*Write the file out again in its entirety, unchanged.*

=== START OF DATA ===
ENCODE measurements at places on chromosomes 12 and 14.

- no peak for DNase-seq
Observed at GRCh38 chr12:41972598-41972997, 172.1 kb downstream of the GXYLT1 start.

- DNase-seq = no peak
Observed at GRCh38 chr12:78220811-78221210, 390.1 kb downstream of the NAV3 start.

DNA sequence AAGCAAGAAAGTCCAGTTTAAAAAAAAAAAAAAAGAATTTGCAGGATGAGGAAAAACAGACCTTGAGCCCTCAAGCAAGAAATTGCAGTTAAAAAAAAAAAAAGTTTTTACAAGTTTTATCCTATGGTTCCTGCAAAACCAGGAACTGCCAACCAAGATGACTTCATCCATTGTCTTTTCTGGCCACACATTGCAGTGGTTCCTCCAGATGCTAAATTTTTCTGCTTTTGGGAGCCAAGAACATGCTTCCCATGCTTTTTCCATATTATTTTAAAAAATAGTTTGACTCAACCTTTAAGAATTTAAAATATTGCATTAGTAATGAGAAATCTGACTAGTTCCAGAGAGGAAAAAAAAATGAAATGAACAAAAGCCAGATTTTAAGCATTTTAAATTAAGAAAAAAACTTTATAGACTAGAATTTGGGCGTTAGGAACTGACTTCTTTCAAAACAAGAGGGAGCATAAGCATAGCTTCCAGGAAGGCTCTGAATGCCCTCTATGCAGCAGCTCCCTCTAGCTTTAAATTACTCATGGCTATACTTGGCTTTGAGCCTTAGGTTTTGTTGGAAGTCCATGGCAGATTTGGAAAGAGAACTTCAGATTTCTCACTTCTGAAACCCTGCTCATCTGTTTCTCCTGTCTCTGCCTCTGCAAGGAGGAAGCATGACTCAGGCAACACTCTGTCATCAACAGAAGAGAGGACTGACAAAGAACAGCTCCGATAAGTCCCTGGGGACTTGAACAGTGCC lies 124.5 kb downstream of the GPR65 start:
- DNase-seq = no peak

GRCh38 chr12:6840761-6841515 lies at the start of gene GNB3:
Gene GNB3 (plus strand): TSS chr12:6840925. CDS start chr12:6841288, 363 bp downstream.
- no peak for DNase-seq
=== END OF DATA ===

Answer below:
ENCODE measurements at places on chromosomes 12 and 14.

- no peak for DNase-seq
Observed at GRCh38 chr12:41972598-41972997, 172.1 kb downstream of the GXYLT1 start.

- DNase-seq = no peak
Observed at GRCh38 chr12:78220811-78221210, 390.1 kb downstream of the NAV3 start.

DNA sequence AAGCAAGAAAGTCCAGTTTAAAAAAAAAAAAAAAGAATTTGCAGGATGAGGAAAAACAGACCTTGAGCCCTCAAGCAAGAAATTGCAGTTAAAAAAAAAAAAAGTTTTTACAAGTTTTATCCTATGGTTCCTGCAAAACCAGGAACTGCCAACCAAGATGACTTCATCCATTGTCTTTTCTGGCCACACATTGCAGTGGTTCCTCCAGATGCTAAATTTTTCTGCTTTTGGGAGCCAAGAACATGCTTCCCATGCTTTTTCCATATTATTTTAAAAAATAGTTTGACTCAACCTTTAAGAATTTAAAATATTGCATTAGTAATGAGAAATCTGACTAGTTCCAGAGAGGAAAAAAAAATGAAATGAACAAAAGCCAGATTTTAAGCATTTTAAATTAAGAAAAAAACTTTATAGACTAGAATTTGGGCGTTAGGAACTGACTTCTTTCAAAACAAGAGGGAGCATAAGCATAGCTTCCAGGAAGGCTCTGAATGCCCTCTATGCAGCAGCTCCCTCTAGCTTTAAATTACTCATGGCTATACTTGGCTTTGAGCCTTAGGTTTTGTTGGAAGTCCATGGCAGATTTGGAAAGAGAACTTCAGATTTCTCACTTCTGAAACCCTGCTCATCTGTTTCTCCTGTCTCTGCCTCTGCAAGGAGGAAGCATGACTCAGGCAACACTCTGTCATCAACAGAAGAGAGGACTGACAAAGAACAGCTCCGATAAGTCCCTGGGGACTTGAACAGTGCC lies 124.5 kb downstream of the GPR65 start:
- DNase-seq = no peak

GRCh38 chr12:6840761-6841515 lies at the start of gene GNB3:
Gene GNB3 (plus strand): TSS chr12:6840925. CDS start chr12:6841288, 363 bp downstream.
- no peak for DNase-seq